12+ Best 3D Printers with a Large Build Volume: Updated 2022!

In many ways, 3D printing is limited only by your imagination. Sometimes, however, the limitations of the technology can easily catch up to you. One of the most present limiting factors on an ambitious print job is the physical dimensions of your 3D printer.

Printing huge statues or parts for large machinery is something that can be done by specialized 3D printers, but the consumer market also has a wide range of options for people looking to go big. There are many choices suitable for both beginners and experts alike.

Keep reading to see details and comparisons for some of the best 3D printers with large build volumes.

PrinterBuild VolumeAuto Bed Leveling?Direct Drive/BowdenDual Extruder?Price(USD)
Creality CR-10 Max450x450x470mmYesBowdenNo~ $1000
Creality CR-10 S5500x500x400mmNoBowdenNo~ $700
Tronxy X5SA-500 Pro500x500x600mmYesBowdenYes~ $800
He3D K280 Delta280x600mmYesBowdenNo~ $350
FLSUN QQ-S Pro255x365mmYesBowdenNo~ $400
Core 3D Tech “The Big Delta”320mmx1220mmNoBowdenNo$4000+
Creality Ender 5 Plus350x350x400mmYesBowdenNo~ $580
Vivedino Troodon300x300x400mmYesDirect DriveNo~ $1670
Modix Big-40 & Big-60400x400x800mmYesDirect DriveYes$4200 – $9000
Raise3D Pro2 Plus300x300x600mmNoBowdenYes~ $6300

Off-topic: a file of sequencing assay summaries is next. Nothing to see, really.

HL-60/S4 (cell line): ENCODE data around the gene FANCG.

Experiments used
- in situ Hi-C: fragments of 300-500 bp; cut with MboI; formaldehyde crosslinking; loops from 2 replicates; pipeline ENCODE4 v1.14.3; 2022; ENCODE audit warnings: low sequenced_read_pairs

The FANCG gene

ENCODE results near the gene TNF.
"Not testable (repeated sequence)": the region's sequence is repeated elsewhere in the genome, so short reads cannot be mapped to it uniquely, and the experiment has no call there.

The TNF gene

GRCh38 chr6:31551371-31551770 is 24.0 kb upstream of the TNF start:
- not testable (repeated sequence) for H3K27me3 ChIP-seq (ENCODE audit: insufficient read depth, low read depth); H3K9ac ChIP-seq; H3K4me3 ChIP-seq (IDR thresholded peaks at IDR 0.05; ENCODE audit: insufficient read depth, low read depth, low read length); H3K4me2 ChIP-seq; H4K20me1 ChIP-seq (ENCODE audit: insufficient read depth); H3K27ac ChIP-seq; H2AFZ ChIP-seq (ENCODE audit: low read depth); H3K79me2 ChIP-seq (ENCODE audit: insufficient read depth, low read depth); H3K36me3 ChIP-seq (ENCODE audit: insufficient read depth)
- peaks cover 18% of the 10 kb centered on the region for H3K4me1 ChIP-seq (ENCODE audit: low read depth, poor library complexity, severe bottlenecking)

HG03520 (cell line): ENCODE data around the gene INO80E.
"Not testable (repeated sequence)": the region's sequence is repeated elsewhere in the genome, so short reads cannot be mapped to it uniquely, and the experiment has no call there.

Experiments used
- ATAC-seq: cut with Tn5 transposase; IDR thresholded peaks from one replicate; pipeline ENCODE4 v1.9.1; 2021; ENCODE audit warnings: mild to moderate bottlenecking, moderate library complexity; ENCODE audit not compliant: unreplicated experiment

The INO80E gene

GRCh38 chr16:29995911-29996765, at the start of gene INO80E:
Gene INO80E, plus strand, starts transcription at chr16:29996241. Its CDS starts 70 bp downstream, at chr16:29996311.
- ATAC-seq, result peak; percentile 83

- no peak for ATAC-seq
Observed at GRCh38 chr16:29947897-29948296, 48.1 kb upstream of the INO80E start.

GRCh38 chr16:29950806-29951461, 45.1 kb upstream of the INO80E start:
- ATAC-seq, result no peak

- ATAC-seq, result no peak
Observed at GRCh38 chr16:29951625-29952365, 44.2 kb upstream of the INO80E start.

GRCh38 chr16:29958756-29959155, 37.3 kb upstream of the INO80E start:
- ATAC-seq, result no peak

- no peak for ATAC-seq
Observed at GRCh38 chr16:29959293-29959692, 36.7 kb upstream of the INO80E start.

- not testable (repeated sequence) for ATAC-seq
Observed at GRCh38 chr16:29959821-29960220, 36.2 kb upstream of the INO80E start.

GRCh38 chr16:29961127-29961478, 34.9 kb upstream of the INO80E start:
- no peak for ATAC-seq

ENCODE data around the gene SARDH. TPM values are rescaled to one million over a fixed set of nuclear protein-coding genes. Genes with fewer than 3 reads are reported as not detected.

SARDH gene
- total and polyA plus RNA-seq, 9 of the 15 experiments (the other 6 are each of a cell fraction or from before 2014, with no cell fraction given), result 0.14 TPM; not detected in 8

Phrozen Transform292x165x400mmNoN/AN/A~ $2700
Peopoly Phenom Prime276x155x400mmNoN/AN/A~ $2800

If you want to go straight to the review and description of one of the printers listed above, go ahead and click on the following links!

Benefits of Large 3D Printers

There are many great things about larger 3D printers. Printers with large build volumes can print larger pieces. This is the most obvious advantage of large 3D printers. However, they also cost more (sometimes a lot more), and they can present their own issues when it comes to build quality.

  • Build volume: Bigger printers can build bigger pieces.
  • Contiguous printing: A bigger printer can print large parts as a single contiguous piece.
  • Big batch printing: Even with smaller pieces, a bigger printer can print more of them in a single job.

Next, let’s take a look at some of the limitations of large volume 3D printing.

How Larger Printers May Negatively Affect Print Quality

There are a few ways that larger printers pose new problems when it comes to 3D printing. Some of these are related to the increased print size compared to the same or similar extrusion mechanisms. Other issues exist due to the weight and inertia of the moving print plate during a print job.